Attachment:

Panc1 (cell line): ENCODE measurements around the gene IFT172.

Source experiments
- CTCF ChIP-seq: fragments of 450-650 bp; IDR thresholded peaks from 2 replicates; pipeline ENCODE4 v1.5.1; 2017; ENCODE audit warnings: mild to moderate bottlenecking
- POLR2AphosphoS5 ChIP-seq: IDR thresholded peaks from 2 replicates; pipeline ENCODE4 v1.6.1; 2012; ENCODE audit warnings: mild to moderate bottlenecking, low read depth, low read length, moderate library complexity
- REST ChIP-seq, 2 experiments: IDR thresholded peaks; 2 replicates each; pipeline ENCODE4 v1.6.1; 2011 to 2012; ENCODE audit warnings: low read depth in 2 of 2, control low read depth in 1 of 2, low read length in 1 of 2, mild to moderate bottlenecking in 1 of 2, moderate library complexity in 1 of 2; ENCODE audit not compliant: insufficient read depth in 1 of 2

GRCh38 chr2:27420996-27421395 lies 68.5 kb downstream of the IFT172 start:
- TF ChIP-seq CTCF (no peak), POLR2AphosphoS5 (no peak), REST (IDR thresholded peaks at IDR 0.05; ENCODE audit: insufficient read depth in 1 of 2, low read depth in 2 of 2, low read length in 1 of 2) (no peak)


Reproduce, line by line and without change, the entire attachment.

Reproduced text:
Panc1 (cell line): ENCODE measurements around the gene IFT172.

Source experiments
- CTCF ChIP-seq: fragments of 450-650 bp; IDR thresholded peaks from 2 replicates; pipeline ENCODE4 v1.5.1; 2017; ENCODE audit warnings: mild to moderate bottlenecking
- POLR2AphosphoS5 ChIP-seq: IDR thresholded peaks from 2 replicates; pipeline ENCODE4 v1.6.1; 2012; ENCODE audit warnings: mild to moderate bottlenecking, low read depth, low read length, moderate library complexity
- REST ChIP-seq, 2 experiments: IDR thresholded peaks; 2 replicates each; pipeline ENCODE4 v1.6.1; 2011 to 2012; ENCODE audit warnings: low read depth in 2 of 2, control low read depth in 1 of 2, low read length in 1 of 2, mild to moderate bottlenecking in 1 of 2, moderate library complexity in 1 of 2; ENCODE audit not compliant: insufficient read depth in 1 of 2

GRCh38 chr2:27420996-27421395 lies 68.5 kb downstream of the IFT172 start:
- TF ChIP-seq CTCF (no peak), POLR2AphosphoS5 (no peak), REST (IDR thresholded peaks at IDR 0.05; ENCODE audit: insufficient read depth in 1 of 2, low read depth in 2 of 2, low read length in 1 of 2) (no peak)